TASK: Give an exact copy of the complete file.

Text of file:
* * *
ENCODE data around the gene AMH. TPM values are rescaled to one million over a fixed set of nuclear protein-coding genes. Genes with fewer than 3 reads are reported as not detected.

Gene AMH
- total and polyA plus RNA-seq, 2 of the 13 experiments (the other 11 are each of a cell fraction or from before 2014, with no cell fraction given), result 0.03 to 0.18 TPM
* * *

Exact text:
ENCODE data around the gene AMH. TPM values are rescaled to one million over a fixed set of nuclear protein-coding genes. Genes with fewer than 3 reads are reported as not detected.

Gene AMH
- total and polyA plus RNA-seq, 2 of the 13 experiments (the other 11 are each of a cell fraction or from before 2014, with no cell fraction given), result 0.03 to 0.18 TPM